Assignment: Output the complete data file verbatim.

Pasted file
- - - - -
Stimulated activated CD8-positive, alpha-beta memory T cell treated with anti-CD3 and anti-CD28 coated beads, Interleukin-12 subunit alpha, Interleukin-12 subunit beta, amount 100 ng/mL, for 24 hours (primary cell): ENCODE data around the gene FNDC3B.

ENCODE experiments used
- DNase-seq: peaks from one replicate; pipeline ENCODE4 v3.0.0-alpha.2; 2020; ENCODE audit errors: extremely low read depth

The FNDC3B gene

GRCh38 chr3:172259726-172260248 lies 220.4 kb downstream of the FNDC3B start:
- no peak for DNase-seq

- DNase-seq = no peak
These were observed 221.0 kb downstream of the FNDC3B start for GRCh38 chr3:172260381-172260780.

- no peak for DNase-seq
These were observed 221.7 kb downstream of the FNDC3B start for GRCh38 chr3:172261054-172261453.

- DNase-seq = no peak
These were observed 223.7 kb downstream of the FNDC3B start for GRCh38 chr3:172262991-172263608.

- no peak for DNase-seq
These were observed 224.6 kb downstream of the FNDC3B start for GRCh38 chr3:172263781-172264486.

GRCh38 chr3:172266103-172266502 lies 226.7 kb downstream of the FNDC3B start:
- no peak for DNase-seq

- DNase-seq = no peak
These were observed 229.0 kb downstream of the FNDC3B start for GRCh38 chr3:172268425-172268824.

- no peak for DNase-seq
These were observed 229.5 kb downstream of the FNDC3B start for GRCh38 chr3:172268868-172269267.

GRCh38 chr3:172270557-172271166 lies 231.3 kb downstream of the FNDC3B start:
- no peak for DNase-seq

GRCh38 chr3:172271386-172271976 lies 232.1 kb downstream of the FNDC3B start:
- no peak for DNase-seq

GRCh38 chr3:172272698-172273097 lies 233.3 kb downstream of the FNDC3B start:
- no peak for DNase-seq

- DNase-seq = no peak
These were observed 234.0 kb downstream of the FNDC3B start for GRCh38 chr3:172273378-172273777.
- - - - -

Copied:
Stimulated activated CD8-positive, alpha-beta memory T cell treated with anti-CD3 and anti-CD28 coated beads, Interleukin-12 subunit alpha, Interleukin-12 subunit beta, amount 100 ng/mL, for 24 hours (primary cell): ENCODE data around the gene FNDC3B.

ENCODE experiments used
- DNase-seq: peaks from one replicate; pipeline ENCODE4 v3.0.0-alpha.2; 2020; ENCODE audit errors: extremely low read depth

The FNDC3B gene

GRCh38 chr3:172259726-172260248 lies 220.4 kb downstream of the FNDC3B start:
- no peak for DNase-seq

- DNase-seq = no peak
These were observed 221.0 kb downstream of the FNDC3B start for GRCh38 chr3:172260381-172260780.

- no peak for DNase-seq
These were observed 221.7 kb downstream of the FNDC3B start for GRCh38 chr3:172261054-172261453.

- DNase-seq = no peak
These were observed 223.7 kb downstream of the FNDC3B start for GRCh38 chr3:172262991-172263608.

- no peak for DNase-seq
These were observed 224.6 kb downstream of the FNDC3B start for GRCh38 chr3:172263781-172264486.

GRCh38 chr3:172266103-172266502 lies 226.7 kb downstream of the FNDC3B start:
- no peak for DNase-seq

- DNase-seq = no peak
These were observed 229.0 kb downstream of the FNDC3B start for GRCh38 chr3:172268425-172268824.

- no peak for DNase-seq
These were observed 229.5 kb downstream of the FNDC3B start for GRCh38 chr3:172268868-172269267.

GRCh38 chr3:172270557-172271166 lies 231.3 kb downstream of the FNDC3B start:
- no peak for DNase-seq

GRCh38 chr3:172271386-172271976 lies 232.1 kb downstream of the FNDC3B start:
- no peak for DNase-seq

GRCh38 chr3:172272698-172273097 lies 233.3 kb downstream of the FNDC3B start:
- no peak for DNase-seq

- DNase-seq = no peak
These were observed 234.0 kb downstream of the FNDC3B start for GRCh38 chr3:172273378-172273777.